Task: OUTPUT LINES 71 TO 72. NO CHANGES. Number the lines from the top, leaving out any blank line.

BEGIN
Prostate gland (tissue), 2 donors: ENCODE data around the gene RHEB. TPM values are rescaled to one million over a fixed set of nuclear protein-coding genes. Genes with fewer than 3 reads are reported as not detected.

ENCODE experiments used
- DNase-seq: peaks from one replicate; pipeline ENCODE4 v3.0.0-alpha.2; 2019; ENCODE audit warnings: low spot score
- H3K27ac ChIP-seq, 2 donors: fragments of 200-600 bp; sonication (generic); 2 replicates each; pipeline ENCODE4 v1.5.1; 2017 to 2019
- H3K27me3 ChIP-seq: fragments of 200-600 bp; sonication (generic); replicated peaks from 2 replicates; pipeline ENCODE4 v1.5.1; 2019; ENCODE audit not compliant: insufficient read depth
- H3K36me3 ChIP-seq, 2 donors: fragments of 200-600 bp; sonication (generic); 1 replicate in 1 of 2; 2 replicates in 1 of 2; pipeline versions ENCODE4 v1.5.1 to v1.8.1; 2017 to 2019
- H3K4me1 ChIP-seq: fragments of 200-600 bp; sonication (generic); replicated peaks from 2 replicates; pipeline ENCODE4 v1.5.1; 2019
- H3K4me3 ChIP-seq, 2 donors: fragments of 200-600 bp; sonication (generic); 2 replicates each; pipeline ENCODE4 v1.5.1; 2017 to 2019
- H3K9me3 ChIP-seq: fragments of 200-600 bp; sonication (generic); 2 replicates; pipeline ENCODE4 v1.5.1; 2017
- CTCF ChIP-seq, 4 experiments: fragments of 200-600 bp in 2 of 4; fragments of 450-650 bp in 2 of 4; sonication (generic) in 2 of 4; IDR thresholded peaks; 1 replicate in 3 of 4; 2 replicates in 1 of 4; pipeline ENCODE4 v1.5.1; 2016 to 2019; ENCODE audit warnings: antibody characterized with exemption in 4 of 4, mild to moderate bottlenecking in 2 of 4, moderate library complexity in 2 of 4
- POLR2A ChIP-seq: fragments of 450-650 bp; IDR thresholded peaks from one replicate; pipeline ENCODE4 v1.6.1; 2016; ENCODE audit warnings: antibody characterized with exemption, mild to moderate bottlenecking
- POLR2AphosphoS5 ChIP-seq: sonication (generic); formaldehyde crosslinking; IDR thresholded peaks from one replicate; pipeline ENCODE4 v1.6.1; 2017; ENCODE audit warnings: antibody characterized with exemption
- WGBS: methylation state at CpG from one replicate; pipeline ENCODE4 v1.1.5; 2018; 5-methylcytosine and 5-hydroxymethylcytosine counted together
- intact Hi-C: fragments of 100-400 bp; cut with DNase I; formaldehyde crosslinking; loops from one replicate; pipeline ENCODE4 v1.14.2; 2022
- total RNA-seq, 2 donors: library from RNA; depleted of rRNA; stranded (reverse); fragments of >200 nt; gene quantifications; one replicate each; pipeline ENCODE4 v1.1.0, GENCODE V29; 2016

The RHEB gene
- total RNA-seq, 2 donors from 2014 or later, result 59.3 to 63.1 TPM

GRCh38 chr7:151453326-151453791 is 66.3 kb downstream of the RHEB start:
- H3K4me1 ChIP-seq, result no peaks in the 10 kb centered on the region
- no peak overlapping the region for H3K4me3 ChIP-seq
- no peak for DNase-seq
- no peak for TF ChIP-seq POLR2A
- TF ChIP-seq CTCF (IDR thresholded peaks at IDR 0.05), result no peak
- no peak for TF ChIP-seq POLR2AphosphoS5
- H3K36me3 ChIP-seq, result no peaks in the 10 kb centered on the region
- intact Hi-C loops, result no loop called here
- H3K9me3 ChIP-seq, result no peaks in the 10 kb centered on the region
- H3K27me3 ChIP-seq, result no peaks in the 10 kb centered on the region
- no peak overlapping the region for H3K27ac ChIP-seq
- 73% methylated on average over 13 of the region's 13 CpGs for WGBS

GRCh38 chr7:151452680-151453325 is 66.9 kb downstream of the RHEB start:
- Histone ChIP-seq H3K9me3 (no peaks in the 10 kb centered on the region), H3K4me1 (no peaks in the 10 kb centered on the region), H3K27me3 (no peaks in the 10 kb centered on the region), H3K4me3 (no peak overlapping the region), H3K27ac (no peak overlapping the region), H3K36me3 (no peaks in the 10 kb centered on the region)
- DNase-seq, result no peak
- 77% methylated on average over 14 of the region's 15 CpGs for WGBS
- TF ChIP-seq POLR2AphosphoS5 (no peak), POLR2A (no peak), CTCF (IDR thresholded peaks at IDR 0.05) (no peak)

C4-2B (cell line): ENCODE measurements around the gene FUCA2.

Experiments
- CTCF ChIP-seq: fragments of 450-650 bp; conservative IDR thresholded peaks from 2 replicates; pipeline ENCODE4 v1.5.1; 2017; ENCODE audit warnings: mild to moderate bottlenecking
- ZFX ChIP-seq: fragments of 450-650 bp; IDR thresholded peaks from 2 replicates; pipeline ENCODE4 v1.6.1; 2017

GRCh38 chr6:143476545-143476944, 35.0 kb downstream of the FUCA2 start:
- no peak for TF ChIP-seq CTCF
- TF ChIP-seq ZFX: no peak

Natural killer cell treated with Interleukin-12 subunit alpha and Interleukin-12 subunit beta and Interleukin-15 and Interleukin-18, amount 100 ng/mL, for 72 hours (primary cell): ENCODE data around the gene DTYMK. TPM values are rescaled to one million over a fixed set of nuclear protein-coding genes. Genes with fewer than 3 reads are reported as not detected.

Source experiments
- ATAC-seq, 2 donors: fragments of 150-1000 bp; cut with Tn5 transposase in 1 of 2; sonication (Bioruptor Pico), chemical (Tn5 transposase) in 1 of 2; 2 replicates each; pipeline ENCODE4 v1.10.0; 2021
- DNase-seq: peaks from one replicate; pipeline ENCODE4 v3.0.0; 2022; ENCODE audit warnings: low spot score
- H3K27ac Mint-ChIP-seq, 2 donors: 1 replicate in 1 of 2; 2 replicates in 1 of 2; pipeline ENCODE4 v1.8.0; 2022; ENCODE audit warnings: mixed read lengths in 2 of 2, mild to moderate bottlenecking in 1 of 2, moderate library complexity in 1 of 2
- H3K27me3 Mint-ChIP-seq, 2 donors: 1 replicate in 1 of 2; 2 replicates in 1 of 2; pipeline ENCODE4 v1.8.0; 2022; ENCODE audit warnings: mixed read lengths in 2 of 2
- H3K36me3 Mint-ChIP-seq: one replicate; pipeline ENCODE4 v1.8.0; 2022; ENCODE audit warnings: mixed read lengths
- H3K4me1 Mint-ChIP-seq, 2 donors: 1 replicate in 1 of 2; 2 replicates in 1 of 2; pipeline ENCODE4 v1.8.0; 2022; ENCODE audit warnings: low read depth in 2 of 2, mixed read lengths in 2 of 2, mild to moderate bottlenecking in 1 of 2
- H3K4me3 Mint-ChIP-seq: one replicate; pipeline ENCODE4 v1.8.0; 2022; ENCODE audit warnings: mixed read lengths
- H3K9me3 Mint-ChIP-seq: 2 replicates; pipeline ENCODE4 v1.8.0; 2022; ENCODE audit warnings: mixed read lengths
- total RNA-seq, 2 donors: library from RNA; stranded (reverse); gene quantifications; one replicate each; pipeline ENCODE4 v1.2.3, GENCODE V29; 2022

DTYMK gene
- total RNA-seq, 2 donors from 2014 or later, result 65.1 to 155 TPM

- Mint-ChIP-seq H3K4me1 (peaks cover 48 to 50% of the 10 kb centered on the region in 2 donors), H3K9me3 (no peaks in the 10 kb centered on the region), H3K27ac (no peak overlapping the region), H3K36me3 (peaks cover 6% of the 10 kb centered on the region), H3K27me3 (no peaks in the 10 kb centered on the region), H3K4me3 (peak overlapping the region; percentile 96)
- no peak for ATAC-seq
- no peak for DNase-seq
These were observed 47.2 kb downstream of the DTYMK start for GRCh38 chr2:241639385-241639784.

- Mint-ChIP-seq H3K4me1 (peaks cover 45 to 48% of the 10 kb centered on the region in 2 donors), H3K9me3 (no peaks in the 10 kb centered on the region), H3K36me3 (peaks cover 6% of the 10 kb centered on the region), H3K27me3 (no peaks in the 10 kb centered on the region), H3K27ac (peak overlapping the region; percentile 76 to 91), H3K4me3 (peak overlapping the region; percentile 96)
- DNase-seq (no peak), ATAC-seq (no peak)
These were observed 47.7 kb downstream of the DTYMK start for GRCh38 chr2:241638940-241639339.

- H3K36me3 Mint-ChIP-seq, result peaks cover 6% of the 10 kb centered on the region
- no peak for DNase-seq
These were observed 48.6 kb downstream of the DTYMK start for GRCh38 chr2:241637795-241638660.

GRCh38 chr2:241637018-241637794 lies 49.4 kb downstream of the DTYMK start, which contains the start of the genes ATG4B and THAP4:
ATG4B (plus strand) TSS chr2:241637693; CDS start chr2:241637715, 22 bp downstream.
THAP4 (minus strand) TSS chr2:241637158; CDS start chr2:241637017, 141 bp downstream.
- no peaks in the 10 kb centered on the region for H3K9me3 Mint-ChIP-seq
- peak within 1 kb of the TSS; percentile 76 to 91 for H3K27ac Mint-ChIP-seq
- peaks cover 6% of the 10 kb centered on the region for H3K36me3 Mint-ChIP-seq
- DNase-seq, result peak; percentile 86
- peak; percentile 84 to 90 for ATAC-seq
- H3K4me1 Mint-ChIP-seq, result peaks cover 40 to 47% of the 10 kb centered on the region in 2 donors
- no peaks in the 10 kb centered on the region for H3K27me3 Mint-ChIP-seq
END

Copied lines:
- peaks cover 6% of the 10 kb centered on the region for H3K36me3 Mint-ChIP-seq
- DNase-seq, result peak; percentile 86